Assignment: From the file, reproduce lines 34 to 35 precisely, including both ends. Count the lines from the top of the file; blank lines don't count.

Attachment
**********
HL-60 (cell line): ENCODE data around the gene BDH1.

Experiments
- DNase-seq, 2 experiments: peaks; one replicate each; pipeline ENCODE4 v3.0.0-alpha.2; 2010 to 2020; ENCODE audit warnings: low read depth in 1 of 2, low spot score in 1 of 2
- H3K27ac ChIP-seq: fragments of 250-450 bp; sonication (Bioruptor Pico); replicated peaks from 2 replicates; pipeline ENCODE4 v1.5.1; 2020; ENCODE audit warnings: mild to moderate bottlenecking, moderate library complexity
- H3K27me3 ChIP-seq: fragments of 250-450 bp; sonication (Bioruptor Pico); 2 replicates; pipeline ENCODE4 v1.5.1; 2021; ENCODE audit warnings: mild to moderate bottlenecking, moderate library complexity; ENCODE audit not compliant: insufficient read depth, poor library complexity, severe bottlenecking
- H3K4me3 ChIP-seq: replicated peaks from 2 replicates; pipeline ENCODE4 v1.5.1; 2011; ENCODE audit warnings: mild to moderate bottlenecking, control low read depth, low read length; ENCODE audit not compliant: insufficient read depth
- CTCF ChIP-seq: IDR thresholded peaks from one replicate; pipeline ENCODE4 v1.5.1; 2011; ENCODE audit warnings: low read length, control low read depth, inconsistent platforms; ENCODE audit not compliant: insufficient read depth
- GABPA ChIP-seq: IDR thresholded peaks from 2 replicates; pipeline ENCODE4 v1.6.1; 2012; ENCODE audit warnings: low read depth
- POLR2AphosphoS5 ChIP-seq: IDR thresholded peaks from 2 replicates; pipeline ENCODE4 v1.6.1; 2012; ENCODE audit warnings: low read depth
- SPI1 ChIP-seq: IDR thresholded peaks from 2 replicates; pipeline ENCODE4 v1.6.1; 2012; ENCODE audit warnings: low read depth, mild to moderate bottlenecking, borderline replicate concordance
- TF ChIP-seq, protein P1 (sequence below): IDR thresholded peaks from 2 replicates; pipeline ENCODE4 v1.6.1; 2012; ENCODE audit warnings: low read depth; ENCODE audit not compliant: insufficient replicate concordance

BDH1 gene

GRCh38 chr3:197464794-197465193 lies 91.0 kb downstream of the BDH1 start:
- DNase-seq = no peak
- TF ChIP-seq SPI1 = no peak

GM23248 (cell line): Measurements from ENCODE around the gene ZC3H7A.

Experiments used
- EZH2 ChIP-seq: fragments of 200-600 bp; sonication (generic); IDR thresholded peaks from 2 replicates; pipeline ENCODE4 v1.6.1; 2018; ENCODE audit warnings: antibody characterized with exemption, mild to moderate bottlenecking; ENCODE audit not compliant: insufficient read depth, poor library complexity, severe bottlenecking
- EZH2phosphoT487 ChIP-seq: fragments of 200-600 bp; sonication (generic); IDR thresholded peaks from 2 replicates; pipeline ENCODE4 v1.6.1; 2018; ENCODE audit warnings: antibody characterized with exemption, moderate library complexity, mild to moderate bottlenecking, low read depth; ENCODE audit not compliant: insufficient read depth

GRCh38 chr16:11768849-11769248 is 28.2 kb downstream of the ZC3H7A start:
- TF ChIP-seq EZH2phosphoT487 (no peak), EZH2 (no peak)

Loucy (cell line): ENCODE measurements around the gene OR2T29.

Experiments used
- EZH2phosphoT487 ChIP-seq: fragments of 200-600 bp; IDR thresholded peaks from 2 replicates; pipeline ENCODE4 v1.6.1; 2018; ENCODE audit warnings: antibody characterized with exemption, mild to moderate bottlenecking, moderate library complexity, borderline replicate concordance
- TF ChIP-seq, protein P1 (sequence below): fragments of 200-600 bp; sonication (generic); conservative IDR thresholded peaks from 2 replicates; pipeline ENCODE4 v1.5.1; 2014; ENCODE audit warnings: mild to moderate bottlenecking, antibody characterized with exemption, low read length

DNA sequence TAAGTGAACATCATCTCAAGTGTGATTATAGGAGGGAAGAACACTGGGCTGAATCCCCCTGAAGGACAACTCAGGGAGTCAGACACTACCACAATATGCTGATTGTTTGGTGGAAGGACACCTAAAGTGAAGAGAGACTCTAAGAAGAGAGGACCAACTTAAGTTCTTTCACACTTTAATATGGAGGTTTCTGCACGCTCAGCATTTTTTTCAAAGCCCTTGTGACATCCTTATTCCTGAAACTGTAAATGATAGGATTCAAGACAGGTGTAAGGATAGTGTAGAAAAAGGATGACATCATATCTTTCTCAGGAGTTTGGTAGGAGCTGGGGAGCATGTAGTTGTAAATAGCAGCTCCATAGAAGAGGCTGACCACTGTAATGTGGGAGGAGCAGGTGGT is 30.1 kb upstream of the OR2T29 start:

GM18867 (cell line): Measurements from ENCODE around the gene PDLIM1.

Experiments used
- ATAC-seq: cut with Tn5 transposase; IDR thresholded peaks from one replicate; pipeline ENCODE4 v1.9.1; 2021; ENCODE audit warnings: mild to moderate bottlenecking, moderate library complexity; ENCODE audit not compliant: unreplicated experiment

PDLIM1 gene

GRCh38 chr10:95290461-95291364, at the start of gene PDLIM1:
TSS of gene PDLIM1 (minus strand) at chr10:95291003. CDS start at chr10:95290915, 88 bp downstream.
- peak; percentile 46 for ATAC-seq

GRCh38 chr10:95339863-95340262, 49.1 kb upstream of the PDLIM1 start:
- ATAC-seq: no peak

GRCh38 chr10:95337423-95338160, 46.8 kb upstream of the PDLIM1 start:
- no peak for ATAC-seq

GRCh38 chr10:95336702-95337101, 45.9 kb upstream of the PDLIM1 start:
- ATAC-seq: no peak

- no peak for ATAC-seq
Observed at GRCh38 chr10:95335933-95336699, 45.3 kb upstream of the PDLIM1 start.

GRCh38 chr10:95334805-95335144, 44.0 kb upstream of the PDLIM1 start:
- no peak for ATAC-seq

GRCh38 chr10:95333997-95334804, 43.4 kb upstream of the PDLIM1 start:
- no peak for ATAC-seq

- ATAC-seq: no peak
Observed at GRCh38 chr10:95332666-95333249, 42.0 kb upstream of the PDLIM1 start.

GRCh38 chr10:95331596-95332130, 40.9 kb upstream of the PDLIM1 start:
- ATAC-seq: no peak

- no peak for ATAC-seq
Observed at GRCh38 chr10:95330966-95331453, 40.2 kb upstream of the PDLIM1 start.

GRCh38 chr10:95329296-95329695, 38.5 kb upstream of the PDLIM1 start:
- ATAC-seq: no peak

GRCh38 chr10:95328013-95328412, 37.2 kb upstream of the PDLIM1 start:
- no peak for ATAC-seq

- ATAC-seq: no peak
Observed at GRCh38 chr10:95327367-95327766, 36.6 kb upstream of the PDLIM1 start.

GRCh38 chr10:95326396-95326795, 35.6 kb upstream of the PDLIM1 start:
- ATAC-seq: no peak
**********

GRCh38 chr10:95339863-95340262, 49.1 kb upstream of the PDLIM1 start:
- ATAC-seq: no peak